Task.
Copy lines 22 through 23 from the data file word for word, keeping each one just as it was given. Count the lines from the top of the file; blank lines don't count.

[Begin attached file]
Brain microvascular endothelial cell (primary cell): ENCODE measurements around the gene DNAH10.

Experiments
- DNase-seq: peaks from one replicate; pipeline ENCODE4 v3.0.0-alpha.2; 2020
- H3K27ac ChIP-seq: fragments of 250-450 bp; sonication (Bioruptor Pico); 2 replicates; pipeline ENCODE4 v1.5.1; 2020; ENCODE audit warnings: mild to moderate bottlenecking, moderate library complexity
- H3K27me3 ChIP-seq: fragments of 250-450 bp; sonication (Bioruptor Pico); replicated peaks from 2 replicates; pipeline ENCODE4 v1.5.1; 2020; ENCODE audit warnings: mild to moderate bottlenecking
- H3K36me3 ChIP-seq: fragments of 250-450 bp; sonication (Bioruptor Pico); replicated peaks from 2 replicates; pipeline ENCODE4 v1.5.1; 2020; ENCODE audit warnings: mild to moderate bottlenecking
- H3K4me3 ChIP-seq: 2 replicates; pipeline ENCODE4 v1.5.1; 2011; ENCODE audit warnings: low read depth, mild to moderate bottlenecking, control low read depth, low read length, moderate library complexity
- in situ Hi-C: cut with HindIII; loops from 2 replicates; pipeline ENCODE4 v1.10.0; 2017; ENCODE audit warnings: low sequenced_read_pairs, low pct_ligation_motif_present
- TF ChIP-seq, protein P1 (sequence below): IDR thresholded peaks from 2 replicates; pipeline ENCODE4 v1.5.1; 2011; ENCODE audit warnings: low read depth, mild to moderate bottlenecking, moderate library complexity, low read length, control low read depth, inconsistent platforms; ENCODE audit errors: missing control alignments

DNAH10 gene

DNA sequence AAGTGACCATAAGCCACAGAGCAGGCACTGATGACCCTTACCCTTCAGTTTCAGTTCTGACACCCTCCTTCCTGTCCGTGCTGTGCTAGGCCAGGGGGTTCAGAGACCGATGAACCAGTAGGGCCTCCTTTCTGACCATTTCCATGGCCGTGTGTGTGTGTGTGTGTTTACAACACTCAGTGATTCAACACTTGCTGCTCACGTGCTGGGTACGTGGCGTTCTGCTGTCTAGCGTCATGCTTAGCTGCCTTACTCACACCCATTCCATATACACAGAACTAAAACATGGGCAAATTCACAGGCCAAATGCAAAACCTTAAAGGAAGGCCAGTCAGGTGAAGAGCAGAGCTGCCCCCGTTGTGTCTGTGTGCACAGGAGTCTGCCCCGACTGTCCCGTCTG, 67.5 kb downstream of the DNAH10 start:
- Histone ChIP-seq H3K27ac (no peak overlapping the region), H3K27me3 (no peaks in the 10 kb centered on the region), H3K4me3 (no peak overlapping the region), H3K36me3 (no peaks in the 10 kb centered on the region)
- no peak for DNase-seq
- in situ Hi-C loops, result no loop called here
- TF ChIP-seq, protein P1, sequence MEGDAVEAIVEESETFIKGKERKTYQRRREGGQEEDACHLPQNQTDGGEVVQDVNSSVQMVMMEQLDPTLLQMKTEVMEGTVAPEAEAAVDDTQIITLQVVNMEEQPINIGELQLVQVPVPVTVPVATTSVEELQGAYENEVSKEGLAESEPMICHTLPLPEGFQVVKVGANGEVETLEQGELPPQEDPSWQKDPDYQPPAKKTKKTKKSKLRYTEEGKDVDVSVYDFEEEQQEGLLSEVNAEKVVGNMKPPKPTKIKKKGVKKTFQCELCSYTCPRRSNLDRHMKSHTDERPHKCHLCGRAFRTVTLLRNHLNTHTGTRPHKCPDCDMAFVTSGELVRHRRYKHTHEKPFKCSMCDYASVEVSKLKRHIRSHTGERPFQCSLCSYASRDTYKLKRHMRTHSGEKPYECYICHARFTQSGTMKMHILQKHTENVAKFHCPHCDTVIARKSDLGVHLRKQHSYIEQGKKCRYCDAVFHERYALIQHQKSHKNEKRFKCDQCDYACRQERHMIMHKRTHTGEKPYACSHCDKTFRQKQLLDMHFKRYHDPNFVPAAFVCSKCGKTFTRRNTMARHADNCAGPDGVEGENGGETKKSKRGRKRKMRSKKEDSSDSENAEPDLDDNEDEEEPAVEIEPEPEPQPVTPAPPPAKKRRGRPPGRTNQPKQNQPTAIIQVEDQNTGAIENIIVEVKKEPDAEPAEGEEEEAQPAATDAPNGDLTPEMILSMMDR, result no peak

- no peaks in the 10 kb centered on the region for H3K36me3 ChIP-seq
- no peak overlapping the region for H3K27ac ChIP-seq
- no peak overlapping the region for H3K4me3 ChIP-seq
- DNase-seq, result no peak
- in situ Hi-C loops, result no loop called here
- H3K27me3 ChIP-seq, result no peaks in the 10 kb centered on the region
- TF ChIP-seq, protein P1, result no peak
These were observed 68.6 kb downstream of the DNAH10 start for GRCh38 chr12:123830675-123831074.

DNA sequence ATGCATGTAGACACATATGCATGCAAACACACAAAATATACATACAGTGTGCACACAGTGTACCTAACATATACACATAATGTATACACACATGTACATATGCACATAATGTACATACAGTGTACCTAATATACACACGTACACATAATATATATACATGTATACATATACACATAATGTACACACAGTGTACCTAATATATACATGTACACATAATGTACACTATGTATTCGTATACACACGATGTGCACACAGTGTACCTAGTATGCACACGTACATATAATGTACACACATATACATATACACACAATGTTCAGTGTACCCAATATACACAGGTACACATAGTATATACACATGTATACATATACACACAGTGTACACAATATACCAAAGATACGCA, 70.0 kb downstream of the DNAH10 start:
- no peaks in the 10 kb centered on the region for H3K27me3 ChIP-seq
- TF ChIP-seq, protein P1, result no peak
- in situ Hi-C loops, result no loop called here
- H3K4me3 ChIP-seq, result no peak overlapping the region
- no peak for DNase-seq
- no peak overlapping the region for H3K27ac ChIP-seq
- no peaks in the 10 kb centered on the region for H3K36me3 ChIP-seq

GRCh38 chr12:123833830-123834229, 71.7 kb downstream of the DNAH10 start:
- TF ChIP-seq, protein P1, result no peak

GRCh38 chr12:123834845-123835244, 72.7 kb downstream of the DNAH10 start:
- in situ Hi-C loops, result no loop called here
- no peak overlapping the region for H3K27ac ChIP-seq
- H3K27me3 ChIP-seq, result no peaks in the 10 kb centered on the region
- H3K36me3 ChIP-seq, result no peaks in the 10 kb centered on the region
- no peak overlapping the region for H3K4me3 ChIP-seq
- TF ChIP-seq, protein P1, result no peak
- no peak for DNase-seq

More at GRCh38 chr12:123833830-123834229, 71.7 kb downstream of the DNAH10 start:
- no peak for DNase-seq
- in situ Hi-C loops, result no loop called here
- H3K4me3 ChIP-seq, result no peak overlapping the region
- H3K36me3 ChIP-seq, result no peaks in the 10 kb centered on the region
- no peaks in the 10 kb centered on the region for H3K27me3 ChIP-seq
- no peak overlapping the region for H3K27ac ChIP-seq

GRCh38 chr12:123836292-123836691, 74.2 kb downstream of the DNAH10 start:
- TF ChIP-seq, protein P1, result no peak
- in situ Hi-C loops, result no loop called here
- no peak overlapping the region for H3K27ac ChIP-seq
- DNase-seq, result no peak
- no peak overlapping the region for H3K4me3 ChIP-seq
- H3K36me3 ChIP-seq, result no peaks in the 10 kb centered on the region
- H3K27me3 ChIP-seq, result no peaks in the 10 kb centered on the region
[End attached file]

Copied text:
- TF ChIP-seq, protein P1, result no peak
These were observed 68.6 kb downstream of the DNAH10 start for GRCh38 chr12:123830675-123831074.